General Merchandise/HBC

Dollar General’s ‘Deceptive Pricing’ Mess Deepens

Ohio AG seeks temporary restraining order to force an end to unfair practice
Dollar General store
Photograph: Shutterstock

Ohio’s attorney general on Jan. 11 filed a temporary restraining order against Dollar General, seeking to compel the retailer to charge the same prices at the register as are advertised on its shelves.

The move is the latest in an ongoing battle between the state of Ohio and the discount retailer. In October, the Ohio Department of Agriculture began an investigation into the chain after auditors found that nearly 88% of items were more expensive upon checkout than the price listed on the shelf.

Ohio AG Dave Yost filed suit against Dollar General in November in Butler County over the alleged deceptive pricing but said problems have persisted since then.

“The defendants have engaged and continue to engage in a pattern and practice of unfair and deceptive acts and practices,” Yost said in the motion filed in a Butler County court. “Without this court issuing a temporary restraining order to restrain Dollar General from charging prices at the register they are not advertising on the shelves or, in the alternative, from advertising prices on the shelves they are not charging at the register, the defendants will continue to engage in the practices described, thereby causing injury to additional Ohio consumers.”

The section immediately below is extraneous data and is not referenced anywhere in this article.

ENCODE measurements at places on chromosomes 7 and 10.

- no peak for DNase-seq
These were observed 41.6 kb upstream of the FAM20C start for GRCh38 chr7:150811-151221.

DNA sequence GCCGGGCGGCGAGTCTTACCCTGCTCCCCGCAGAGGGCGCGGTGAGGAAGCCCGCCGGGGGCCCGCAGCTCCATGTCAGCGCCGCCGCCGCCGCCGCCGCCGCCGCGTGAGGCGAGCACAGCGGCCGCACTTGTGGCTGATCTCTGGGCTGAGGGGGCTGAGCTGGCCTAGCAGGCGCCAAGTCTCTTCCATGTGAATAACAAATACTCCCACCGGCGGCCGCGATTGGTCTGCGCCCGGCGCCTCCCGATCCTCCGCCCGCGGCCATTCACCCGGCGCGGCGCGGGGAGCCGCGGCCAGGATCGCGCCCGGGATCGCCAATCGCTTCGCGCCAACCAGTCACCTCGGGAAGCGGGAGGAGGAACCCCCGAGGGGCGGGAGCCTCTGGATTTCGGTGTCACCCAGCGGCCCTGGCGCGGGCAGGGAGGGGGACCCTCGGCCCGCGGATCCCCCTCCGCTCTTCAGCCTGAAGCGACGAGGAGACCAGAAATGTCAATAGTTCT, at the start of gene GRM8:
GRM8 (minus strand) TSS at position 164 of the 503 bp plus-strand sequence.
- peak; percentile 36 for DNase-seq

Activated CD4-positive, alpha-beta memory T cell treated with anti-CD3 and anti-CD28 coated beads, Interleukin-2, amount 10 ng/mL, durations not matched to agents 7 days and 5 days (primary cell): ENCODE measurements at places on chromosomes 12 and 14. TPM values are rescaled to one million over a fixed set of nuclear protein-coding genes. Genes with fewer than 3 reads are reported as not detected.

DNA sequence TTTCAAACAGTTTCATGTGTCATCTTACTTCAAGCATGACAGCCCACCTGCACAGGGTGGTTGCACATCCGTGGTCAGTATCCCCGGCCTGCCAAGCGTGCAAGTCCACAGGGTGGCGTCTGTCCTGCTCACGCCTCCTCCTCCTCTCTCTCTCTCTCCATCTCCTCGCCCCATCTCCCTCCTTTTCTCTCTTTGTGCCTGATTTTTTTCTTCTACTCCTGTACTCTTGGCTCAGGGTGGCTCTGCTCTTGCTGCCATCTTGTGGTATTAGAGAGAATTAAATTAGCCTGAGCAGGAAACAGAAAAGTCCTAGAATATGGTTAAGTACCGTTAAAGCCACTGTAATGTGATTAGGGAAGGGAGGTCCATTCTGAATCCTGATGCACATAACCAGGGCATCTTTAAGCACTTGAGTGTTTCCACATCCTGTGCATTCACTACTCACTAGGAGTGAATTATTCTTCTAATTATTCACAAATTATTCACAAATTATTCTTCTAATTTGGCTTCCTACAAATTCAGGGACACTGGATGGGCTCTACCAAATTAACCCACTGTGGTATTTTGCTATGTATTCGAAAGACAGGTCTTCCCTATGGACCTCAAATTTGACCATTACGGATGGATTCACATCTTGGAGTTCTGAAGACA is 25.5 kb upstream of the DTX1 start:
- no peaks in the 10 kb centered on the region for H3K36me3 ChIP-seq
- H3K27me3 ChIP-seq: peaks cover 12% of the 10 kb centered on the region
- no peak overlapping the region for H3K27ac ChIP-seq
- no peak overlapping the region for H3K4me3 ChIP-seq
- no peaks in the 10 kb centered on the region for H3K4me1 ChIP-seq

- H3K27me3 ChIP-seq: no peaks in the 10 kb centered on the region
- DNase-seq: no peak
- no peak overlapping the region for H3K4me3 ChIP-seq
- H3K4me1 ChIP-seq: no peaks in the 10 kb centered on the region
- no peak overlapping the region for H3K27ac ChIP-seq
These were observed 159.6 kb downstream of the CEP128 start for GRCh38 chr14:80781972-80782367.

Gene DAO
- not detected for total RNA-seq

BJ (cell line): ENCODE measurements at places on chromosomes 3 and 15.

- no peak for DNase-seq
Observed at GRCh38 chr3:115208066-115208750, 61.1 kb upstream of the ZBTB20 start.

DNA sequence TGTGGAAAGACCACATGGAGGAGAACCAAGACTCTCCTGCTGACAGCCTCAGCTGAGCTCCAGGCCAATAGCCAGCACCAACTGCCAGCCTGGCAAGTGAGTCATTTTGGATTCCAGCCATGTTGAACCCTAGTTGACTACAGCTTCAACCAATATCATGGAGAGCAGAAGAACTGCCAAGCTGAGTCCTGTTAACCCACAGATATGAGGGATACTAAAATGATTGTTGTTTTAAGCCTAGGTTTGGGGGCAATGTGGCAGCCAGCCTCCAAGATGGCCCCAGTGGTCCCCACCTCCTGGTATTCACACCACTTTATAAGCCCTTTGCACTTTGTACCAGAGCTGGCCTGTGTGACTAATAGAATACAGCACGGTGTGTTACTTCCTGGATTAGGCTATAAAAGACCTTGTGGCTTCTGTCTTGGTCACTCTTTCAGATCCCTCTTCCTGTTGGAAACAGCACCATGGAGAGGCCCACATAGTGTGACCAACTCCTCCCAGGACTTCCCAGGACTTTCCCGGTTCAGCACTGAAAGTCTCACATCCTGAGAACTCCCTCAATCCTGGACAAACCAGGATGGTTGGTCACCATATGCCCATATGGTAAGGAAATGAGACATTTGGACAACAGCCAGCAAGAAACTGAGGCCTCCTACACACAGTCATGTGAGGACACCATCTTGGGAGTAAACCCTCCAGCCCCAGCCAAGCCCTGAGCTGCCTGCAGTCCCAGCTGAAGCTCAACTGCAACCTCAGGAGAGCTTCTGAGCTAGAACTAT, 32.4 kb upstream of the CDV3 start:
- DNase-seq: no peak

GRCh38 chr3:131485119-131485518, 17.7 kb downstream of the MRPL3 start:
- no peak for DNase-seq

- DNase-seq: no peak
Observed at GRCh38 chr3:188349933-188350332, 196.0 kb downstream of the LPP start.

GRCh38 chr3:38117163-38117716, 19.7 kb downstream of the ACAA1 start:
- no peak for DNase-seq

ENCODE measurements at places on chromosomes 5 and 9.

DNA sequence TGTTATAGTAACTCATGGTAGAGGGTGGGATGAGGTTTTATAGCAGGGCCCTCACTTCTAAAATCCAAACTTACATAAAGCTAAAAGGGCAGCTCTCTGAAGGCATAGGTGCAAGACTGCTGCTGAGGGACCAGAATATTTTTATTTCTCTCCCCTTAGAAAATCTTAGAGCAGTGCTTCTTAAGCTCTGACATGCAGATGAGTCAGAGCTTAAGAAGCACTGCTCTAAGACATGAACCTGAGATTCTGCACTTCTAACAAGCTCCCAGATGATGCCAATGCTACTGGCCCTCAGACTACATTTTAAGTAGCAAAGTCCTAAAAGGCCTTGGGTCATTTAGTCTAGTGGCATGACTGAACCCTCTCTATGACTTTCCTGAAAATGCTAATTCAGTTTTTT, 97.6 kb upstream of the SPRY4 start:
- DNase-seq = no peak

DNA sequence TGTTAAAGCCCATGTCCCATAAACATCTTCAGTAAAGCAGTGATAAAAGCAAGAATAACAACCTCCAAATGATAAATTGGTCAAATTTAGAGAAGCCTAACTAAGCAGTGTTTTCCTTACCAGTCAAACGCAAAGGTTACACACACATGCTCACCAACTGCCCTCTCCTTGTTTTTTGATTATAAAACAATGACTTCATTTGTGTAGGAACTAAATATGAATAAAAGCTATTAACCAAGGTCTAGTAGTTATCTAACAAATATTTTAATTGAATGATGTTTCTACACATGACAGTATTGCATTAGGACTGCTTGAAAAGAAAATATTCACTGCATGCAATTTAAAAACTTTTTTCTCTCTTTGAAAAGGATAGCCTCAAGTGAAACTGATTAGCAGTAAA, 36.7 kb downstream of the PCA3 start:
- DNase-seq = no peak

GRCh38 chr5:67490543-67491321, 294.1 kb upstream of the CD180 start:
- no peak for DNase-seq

Dollar General did not immediately respond to a request to comment on the motion.

Yost, in a statement, said Dollar General is refusing to fix the pricing issue. Since the lawsuit was filed in November, the state attorney general’s office has received 116 complaints about the retailer’s pricing inconsistencies, Yost said.

One state auditor, Michael Stinziano in Franklin County, required certain Dollar General locations to put stickers on its cash registers to warn shoppers they may be charged incorrectly, Yost said. The stickers say, “Warning unsealed scanner system. Verify you have been charged correctly. This device has not been approved by the office of weights and measures.”

Dollar General’s pricing practices, Yost said, violate the Ohio Consumer Sales Practices Act. The AG requested a hearing on a preliminary injunction that would require the retailer to abide by Ohio’s consumer laws as the case moves through the legal system.

As recently as Jan. 10, county auditors in Ohio have found inconsistent prices at Dollar General, Yost said in his temporary restraining order motion.

Goodlettsville, Tennessee-based Dollar General operates more than 500 stores in Ohio and nearly 19,000 locations in 47 states around the country.

In December, the retailer revealed ambitious growth plans, saying it intends to open more than 1,000 new stores this year.

Dollar General has been investing heavily in its grocery business, and inflation-weary shoppers flock to the discounter in search of bargains. During the third quarter, sales of consumables at Dollar General rose 12.2% over the same period the year before.

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